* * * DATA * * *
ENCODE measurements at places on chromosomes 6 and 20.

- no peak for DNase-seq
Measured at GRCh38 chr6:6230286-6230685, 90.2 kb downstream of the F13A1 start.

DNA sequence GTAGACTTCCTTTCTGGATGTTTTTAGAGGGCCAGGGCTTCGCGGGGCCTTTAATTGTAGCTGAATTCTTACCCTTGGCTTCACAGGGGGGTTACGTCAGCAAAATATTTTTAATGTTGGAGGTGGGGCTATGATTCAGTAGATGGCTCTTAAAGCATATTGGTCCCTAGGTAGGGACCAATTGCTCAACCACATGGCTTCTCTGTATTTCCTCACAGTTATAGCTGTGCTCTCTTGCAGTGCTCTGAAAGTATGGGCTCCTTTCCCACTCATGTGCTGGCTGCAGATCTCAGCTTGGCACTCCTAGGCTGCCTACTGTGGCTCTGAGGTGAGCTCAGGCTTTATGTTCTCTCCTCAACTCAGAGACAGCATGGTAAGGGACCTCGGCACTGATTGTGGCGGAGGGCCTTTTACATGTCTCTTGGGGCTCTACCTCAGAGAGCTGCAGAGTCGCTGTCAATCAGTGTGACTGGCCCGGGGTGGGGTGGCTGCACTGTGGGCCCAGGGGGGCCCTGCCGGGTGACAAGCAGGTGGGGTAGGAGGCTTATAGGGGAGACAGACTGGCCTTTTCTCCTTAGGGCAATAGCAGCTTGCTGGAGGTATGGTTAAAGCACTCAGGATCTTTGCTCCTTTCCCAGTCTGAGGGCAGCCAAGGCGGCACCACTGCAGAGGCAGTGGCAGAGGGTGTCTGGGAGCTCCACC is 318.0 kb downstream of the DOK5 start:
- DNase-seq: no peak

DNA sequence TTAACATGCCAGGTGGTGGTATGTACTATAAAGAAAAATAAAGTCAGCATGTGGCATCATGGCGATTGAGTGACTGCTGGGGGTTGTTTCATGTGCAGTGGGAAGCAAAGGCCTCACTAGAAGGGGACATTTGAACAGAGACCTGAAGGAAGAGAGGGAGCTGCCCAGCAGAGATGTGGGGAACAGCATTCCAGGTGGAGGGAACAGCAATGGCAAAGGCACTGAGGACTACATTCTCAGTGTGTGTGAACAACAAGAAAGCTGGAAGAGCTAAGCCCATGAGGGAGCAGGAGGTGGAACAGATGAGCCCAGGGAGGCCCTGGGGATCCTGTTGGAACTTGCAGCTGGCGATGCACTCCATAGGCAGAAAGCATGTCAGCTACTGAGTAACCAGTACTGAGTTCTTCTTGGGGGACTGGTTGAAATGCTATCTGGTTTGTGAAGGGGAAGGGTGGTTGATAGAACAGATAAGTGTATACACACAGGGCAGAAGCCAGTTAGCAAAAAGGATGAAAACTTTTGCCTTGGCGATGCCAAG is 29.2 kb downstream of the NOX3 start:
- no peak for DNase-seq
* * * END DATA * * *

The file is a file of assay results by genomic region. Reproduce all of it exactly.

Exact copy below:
ENCODE measurements at places on chromosomes 6 and 20.

- no peak for DNase-seq
Measured at GRCh38 chr6:6230286-6230685, 90.2 kb downstream of the F13A1 start.

DNA sequence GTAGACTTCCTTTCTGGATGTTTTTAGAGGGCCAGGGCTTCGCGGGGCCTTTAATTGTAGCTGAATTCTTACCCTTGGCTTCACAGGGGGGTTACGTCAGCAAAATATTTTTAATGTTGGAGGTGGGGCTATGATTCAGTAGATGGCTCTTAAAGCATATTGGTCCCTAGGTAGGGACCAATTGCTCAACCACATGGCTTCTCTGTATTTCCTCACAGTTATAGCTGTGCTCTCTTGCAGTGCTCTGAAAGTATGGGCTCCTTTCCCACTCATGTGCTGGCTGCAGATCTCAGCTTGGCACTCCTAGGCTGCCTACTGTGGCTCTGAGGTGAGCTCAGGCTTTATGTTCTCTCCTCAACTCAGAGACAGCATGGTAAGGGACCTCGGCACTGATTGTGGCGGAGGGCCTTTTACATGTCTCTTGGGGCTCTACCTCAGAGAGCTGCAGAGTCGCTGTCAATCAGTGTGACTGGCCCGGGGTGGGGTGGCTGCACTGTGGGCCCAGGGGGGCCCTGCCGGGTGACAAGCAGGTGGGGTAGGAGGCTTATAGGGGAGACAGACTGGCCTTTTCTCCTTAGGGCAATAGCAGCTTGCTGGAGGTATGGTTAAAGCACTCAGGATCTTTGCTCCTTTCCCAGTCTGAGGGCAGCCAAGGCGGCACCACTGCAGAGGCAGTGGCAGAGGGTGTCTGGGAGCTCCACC is 318.0 kb downstream of the DOK5 start:
- DNase-seq: no peak

DNA sequence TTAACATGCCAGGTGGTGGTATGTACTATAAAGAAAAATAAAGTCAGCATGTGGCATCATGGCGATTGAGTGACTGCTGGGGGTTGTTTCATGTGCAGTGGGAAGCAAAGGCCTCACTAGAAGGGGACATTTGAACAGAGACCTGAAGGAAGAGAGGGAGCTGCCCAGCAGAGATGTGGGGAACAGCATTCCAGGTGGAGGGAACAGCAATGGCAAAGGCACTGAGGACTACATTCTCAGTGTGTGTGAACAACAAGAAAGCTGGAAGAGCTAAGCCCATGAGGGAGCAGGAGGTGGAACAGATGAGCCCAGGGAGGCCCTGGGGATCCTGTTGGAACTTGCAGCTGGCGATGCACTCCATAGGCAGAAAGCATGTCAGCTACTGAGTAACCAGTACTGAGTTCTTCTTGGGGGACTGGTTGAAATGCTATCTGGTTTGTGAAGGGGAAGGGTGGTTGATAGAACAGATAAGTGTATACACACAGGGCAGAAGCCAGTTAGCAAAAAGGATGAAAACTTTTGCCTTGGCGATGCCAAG is 29.2 kb downstream of the NOX3 start:
- no peak for DNase-seq